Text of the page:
Delhi gang-rape case convicts' crime fit for death? | india | Hindustan Times
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Delhi gang-rape case convicts' crime fit for death?

The fate of 4 convicts in the December 16 gang-rape case hangs in balance as they await ‘order on sentence’ from a city court that will decide on Wednesday whether to give them life imprisonment or send them to the gallows.

india Updated: Sep 10, 2013 20:04 IST
Satya Prakash

The fate of four convicts in the December 16 gang-rape case hangs in balance as they await ‘order on sentence’ from a city court that will decide on Wednesday whether to give them life imprisonment or send them to the gallows.

Mukesh Singh, Vinay Sharma, Akshay Thakur and Pawan Gupta have been convicted of several offences ranging from rape and murder to kidnapping and unnatural sex. But it’s their conviction under Section 302 of the Indian Penal Code (IPC) for murder that can attract capital punishment.

The murder charge was slapped against the accused after the victim died on December 29 in a Singapore hospital due to the injuries inflicted during the crime.

While accused Ram Singh allegedly committed suicide in Tihar Jail during the trial, a juvenile accused was convicted of rape and murder and sent to a reform home for three years.

Generally, courts in India award life imprisonment to accused convicted of murder. However, in “rarest of rare” cases, murder convicts are given death penalty.

Death sentence is imposed only when the court comes to the conclusion that life imprisonment is inadequate with regard to the facts and circumstances of the case.

Section 354(3) of the Criminal Procedure Code (CrPC) mandates the court to give special reasons for sentencing a convict to death. Capital punishment can be awarded only in gravest cases of extreme culpability, and after taking the condition of the convict in account.

Already dissatisfied with the juvenile convict being given a ‘sentence’ of three years in a reformatory -- maximum that can be given to a minor under the law, the braveheart’s family has demanded death penalty for all the four convicts. Home minister Sushilkumar Shinde and Leader of Opposition in the Lok Sabha Sushma Swaraj have also demanded death sentence for them.

Given the extreme brutality committed by the convicts on the 23-year-old woman in a moving bus on December 16, 2012, the court can conclude that the case falls within the category of “rarest of rare” and award them death sentence.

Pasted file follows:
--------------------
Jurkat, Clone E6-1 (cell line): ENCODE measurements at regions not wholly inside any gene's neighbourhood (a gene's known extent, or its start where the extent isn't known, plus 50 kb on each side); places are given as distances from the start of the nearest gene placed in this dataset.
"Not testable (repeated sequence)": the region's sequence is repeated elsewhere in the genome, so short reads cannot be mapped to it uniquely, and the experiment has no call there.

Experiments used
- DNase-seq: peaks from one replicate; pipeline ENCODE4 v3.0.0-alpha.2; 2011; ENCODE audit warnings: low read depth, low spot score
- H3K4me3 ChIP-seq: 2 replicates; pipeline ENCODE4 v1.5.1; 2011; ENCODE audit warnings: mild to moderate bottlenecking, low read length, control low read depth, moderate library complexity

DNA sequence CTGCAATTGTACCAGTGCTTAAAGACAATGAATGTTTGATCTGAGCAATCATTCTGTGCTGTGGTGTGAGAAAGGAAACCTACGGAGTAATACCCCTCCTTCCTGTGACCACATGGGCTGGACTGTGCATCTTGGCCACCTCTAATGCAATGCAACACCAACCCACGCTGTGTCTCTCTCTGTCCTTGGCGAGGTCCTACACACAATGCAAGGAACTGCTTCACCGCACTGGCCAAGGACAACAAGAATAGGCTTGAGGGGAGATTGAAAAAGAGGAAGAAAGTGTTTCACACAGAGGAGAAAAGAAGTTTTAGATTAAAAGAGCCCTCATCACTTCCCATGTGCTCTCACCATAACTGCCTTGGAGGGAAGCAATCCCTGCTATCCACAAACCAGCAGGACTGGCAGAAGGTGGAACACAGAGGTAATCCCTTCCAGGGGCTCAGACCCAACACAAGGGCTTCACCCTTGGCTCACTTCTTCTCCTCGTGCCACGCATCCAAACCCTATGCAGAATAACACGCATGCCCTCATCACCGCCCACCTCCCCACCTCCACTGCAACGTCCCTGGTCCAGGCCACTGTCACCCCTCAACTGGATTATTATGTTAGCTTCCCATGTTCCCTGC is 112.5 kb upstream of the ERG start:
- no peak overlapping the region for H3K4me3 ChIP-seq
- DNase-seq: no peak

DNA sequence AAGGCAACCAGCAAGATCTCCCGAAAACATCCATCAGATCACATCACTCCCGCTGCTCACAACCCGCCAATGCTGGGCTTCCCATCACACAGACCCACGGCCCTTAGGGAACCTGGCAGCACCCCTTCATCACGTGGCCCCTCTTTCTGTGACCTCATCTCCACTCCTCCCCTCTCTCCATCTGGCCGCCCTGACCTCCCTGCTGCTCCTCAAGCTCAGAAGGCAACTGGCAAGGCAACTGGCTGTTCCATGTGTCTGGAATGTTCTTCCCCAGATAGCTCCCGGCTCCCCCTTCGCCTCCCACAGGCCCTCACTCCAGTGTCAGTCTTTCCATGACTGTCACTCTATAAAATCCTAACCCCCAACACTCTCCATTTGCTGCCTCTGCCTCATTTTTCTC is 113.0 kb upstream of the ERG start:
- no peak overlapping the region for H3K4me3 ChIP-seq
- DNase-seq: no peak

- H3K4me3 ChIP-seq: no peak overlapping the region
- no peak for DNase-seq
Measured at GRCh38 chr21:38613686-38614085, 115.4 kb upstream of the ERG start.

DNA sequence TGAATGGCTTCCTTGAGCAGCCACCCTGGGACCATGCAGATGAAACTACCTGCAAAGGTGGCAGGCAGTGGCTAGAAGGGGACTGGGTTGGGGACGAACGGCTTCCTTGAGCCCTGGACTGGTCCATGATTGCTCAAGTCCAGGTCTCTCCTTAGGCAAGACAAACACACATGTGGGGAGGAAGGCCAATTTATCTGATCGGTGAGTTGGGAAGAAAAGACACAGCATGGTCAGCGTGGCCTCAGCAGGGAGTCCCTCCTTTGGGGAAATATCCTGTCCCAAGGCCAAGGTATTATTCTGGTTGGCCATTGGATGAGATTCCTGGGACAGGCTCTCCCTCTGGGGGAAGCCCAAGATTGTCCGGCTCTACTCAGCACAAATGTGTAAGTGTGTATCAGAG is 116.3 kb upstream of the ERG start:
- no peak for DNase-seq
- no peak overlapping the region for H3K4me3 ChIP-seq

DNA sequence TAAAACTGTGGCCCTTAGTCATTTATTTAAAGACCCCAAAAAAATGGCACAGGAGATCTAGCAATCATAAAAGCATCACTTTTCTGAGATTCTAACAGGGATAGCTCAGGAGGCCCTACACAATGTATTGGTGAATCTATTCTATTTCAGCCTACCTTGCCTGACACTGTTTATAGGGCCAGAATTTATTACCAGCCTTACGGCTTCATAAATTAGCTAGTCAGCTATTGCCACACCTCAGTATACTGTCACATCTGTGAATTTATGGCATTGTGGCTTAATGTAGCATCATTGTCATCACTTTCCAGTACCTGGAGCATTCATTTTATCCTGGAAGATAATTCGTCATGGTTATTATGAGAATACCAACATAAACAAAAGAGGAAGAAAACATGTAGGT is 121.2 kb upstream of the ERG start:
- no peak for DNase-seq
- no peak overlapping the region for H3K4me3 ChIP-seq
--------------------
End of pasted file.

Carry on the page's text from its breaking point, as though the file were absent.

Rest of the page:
Protests after the gang-rape forced Parliament to pass tougher laws in March which give death penalty to rapists if victims die or are left in a vegetative state. It also punishes repeat rape offenders with death.

But before special judge Yogesh Khanna pronounces his order on sentence, he has to hear lengthy arguments from advocates representing the four convicts as also special prosecutor Dayan Krishnan.

Dhananjoy Chatterjee, convicted of rape and murder of a minor girl in Kolkata, was hanged in August 2004 after the then President APJ Abdul Kalam rejected his mercy plea. Will the convicts of December 16 gang-rape and murder also meet the same fate?

What is 'rarest of rare'?

There is no statutory definition of "rarest of rare". It depends upon facts and circumstances of a particular case, brutality of the crime, conduct of the offender, previous history of his involvement in crime, chances of reforming and integrating him into the society etc.

What is the test for 'rarest of rare'?

The generally applied test while sentencing a convict to death is whether the survival of an orderly society demands extinction of life of the person, who has committed the murder and whether failure to impose death sentence on him would bring to naught the sentence of death provided under Section 302 of IPC.

Pre-planned, heart-less, brutal, cold-blooded and sordid nature of the crime, without giving any chance to the victim are generally taken into account to decide whether a particular case falls within the parameters of "rarest of rare".

What does the Supreme Court say?

"Death penalty should be imposed when collective conscience of the society is so shocked that it will expect the holders of the judicial power centre to inflict death penalty irrespective of their personal opinion as regards desirability of otherwise of retaining death penalty," said the Supreme Court in Bachchan Singh Vs. State of Punjab.

The crime has to be viewed from various angles--manner of commission of murder, motive for commission of murder, anti-social or socially abhorrent nature of crime and magnitude and personality of victim of murder.